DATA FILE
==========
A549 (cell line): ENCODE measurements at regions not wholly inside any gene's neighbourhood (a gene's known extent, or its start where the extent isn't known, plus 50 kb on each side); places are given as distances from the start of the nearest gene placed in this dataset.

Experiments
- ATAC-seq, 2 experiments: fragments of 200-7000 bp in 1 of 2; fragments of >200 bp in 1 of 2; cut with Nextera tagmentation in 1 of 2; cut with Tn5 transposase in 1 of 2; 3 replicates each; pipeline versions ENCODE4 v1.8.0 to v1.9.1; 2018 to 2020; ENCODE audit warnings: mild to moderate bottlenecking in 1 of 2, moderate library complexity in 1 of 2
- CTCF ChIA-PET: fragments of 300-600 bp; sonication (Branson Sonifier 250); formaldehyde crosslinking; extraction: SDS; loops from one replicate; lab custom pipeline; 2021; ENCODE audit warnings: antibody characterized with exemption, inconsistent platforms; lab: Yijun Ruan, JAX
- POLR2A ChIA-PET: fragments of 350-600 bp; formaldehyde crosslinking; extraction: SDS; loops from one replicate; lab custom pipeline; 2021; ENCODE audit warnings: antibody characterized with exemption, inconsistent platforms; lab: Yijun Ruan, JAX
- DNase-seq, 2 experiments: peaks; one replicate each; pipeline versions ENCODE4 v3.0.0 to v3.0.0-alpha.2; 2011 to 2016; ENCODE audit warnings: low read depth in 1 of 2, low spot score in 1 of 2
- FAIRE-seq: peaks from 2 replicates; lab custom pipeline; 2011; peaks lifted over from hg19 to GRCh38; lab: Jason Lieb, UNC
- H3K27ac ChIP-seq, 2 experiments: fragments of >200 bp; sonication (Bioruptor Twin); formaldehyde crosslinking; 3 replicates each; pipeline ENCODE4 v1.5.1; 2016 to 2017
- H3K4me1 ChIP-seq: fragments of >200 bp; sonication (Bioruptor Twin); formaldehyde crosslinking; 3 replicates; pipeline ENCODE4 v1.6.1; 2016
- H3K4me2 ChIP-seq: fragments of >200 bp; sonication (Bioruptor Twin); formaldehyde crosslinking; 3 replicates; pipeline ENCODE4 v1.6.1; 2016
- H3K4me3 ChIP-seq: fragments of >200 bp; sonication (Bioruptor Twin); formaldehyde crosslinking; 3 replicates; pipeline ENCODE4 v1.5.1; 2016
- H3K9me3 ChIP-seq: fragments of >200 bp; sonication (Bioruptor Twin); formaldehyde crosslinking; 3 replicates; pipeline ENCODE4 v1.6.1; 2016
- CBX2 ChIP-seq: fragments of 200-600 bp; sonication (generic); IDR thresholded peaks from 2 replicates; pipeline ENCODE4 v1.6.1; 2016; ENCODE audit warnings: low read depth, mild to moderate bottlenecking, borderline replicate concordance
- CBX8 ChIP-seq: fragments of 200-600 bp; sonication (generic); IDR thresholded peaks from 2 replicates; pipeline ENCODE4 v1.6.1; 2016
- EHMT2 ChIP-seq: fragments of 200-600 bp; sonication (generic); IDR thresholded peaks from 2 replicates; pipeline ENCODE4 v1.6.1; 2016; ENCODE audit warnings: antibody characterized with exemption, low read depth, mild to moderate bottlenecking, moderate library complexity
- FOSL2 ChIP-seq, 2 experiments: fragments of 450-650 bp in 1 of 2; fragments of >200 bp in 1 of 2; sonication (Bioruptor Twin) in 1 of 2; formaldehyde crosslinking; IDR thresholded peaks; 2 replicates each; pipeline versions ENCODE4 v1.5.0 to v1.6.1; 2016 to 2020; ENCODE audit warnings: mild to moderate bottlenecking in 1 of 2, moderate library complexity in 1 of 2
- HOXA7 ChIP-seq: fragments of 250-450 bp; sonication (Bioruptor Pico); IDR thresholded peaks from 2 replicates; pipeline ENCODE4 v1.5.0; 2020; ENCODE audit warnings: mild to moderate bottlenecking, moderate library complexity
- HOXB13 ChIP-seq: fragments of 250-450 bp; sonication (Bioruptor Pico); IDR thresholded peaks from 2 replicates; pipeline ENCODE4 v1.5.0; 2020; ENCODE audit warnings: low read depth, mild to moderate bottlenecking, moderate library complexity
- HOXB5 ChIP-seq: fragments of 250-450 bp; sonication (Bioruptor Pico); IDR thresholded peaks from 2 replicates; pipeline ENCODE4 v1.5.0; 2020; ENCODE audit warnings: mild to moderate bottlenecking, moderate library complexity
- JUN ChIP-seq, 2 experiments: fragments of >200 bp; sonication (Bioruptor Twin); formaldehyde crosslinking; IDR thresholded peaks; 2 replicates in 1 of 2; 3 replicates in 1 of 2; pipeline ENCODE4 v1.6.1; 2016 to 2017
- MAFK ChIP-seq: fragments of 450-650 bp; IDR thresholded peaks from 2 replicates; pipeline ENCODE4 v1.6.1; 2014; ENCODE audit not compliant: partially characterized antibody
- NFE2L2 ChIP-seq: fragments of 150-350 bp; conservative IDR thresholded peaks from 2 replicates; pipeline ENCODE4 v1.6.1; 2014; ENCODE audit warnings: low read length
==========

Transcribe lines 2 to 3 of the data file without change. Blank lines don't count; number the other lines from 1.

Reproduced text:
Experiments
- ATAC-seq, 2 experiments: fragments of 200-7000 bp in 1 of 2; fragments of >200 bp in 1 of 2; cut with Nextera tagmentation in 1 of 2; cut with Tn5 transposase in 1 of 2; 3 replicates each; pipeline versions ENCODE4 v1.8.0 to v1.9.1; 2018 to 2020; ENCODE audit warnings: mild to moderate bottlenecking in 1 of 2, moderate library complexity in 1 of 2